Over the course of 2020, the world watched with bated breath as biotechnology companies—in less than one full year—developed, tested, and released vaccines against the SARS-CoV-2 virus that causes COVID-19.
In some ways, these vaccines upended the paradigm of vaccines that came before; they were deployed on a faster timeline and it was the first time mRNA vaccines were used and mass-produced. But the science behind all COVID-19 vaccines rests on decades of research on infectious diseases, the human immune system, and vaccination.
So how exactly do vaccines work, and how do COVID-19 vaccines compare to other vaccines? Let’s break it down.
A vaccine is a compound that teaches your body’s immune system to recognize—and defend against—disease-causing cells and molecules.
Most vaccines train the immune system to identify bacteria and viruses, or the molecules produced by these pathogens. Today, however, vaccines also exist to help the human immune system seek out and destroy cancer cells.
“Vaccines can prime the body to recognize particular proteins in a handful of different ways,” says Nadia Roan, PhD, an associate investigator at Gladstone. “But the underlying idea behind them all is the same.”
To explain how vaccines work, it helps to back up and explain how the human body usually handles germs. When a pathogen enters a person’s body, the broad-acting innate immune system is the first line of defense. White blood cells belonging to the innate immune system destroy germs and activate more targeted second and third lines of defense to help.
After being called to action, these more specific immune cells—collectively called the adaptive immune system—multiply, and some of them stick around even after an infection has cleared. These memory B cells and memory T cells patrol the body, on alert for a reappearance of the same germ. This means the next time the person is exposed to that pathogen, the adaptive immune system can react much faster, destroying the bacteria or virus before it has a chance to cause illness.
If you imagine the immune system like a castle’s defense, the cells of the innate immune system could be young squires playing outside the castle. They keep an eye out for enemies and, if they spot some strangers, wave their swords and alert the knights inside. The knights take some time to suit up in armor before they join the fight.
During the delay, the battle gets messy; squires are wounded and intruders sneak into the castle. After the battle is eventually won, the knights—the adaptive immune system in our metaphor—have learned their lesson. They set up trained guards on the castle walls to quickly recognize the would-be-intruders when they return.
The goal of a vaccine is to teach the adaptive immune system to recognize a foreign cell without that initial infection that makes us sick. In our castle metaphor, this means training the castle knights to spot intruders they’ve never encountered before.
In all vaccines, the body is exposed—through a shot, pill, dropper, or spray—to some piece or version of a pathogen that can’t cause disease. That piece is called an antigen.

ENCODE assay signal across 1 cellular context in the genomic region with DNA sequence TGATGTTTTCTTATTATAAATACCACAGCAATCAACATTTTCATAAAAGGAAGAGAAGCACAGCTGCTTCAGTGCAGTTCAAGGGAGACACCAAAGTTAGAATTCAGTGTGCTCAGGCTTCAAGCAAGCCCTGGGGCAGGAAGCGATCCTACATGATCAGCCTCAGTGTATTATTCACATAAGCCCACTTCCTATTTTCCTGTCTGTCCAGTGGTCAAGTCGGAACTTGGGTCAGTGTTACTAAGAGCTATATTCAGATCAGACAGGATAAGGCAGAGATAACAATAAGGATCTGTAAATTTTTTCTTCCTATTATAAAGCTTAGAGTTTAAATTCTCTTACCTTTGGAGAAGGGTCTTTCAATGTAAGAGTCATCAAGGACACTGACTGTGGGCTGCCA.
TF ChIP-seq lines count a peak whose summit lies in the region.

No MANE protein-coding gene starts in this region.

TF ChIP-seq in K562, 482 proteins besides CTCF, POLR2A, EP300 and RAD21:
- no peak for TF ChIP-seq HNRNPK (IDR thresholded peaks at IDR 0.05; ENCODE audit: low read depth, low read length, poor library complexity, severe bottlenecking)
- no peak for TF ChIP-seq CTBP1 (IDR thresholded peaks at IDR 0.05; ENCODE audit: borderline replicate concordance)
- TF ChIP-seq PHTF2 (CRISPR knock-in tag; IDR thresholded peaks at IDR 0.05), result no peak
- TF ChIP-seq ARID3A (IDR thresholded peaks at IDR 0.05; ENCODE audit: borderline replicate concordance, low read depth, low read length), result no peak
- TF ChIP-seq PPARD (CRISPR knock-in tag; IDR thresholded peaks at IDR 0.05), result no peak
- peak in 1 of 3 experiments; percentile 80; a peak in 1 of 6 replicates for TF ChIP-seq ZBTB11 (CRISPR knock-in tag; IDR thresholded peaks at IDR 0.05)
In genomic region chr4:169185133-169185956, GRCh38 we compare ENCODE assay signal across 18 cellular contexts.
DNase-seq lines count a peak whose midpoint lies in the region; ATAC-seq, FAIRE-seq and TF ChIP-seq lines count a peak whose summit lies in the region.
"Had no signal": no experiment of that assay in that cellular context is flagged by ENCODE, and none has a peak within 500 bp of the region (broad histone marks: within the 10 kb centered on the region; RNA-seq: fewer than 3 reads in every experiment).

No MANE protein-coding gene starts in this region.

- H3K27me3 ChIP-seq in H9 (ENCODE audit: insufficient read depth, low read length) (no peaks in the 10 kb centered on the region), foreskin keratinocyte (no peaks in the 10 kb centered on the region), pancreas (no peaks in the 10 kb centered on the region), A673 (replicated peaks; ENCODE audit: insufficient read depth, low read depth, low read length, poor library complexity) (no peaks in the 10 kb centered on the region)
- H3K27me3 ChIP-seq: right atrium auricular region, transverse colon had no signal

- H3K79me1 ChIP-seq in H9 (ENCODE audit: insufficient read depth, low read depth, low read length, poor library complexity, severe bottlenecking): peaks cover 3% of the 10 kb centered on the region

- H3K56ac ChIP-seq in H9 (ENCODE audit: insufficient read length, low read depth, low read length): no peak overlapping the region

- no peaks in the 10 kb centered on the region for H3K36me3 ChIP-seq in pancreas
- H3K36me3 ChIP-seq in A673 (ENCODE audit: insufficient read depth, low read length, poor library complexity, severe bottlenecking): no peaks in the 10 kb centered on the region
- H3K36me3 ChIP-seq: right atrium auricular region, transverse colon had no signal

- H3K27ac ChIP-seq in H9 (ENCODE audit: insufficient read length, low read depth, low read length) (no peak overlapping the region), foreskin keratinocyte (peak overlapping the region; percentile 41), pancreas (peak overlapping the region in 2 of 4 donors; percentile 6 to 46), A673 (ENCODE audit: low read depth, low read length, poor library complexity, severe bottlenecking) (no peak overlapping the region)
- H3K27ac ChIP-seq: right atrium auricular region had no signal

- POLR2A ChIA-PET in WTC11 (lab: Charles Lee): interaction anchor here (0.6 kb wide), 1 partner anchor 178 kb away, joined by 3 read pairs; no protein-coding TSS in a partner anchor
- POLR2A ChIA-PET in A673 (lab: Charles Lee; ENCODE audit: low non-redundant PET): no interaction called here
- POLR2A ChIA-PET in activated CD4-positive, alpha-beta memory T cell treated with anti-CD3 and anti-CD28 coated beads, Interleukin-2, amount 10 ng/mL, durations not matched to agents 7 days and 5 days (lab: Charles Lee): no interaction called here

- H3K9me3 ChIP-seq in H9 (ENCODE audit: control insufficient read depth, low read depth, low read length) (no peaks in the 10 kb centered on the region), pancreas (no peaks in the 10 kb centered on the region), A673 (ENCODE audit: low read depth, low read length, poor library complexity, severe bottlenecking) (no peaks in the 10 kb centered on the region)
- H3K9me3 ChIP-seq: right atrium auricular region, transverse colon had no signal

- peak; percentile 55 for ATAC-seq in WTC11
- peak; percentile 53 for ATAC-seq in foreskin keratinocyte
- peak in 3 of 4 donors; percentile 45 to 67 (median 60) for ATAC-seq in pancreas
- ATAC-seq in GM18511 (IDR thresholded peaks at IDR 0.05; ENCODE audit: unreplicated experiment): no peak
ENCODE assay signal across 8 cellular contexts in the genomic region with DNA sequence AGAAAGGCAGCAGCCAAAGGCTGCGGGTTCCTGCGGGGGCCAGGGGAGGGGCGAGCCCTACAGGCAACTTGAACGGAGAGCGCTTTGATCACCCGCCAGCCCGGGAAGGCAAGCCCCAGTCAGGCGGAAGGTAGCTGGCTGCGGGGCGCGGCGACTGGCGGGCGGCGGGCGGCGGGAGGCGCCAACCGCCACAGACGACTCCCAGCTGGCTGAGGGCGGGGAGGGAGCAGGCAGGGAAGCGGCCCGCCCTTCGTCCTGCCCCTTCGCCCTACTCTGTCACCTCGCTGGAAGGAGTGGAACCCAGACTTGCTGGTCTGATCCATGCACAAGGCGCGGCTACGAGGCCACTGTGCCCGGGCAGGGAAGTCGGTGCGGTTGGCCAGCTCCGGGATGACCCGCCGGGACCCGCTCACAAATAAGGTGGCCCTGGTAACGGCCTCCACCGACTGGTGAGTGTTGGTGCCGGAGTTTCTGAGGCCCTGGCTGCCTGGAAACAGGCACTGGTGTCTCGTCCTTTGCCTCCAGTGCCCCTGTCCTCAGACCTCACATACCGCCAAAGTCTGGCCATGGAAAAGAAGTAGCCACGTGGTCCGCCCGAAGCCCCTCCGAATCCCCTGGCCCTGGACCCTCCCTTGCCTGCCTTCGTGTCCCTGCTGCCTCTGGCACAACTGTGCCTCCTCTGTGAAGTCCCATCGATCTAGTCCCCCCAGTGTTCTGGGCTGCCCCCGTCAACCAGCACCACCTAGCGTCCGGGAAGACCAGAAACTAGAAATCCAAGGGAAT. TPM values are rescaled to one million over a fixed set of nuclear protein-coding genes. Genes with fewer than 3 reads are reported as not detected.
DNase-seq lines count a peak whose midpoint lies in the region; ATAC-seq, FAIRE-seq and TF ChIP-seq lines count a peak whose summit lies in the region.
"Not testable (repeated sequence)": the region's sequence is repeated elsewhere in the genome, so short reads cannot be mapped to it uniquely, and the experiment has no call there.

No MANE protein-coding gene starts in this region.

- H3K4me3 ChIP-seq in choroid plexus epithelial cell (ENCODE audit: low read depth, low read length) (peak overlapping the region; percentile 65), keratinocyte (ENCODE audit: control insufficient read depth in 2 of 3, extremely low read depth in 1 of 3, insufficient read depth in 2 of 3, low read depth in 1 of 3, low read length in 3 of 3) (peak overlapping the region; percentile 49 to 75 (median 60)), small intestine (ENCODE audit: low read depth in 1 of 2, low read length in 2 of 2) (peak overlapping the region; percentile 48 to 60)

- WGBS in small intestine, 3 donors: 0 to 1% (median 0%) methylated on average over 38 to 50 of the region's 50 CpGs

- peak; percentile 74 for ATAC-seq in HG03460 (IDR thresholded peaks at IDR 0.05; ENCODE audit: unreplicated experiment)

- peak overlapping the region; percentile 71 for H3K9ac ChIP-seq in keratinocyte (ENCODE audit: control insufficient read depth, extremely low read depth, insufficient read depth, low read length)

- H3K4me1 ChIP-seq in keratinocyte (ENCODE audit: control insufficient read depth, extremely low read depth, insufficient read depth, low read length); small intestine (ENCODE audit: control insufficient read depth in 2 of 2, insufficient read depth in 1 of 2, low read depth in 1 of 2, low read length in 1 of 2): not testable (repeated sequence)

There’s another component too; if you send unarmed intruders to mill around a castle, knights may not recognize them as threats. They—and the adaptive immune system—need instructions to know when to sound the alarm.
“One of the keys to making vaccines really effective is that molecules often have to be accompanied by a danger signal, called an adjuvant” says Roan. “This helps tell the immune system to pay attention.”
So, a vaccine is most often an adjuvant paired with an antigen.
The main way vaccines differ is in the type of antigen they use. Some vaccines include an entire, inactivated virus. Others use only one small protein from a pathogen—just enough for the adaptive immune system to learn to recognize it. Here are some of the main types of vaccines.
Live, Attenuated Vaccines
These vaccines use a weakened form of a germ that doesn’t usually make people sick. For our knights, this would be like teaching them to recognize intruders by bringing in a group of captive enemies without their swords.
“Attenuated viruses can infect cells, but they don’t cause disease and just kind of peter out,” says Roan. “Still, attenuated viruses could revert to a more virulent form over time. So, we don’t use these for some, more dangerous viruses because it’s considered too risky.”
Live vaccines are commonly used against measles, mumps, rubella, rotavirus, and chickenpox, among other things.
Inactivated vaccines use a killed version of a pathogen. Inactivated vaccines include vaccines against hepatitis A, influenza, and rabies, as well as the COVID-19 vaccines produced by the Chinese companies Sinopharm and Sinovac.
“These really just contain the corpse of a virus,” says Roan. “They’re not at all capable of infecting cells.”
In the castle metaphor, it would be like teaching knights to recognize the enemy by showing them the bodies of dead intruders.
In some cases, the real danger is not the intruders themselves, but the landmines they leave in their wake. The knights can to be trained to recognize those too, so as to quickly spot and defuse them in the future. This is the principle of toxoid vaccines, which contain a toxin produced by a virus or bacteria, rather than the germ itself. Diphtheria and tetanus vaccines are toxoid vaccines.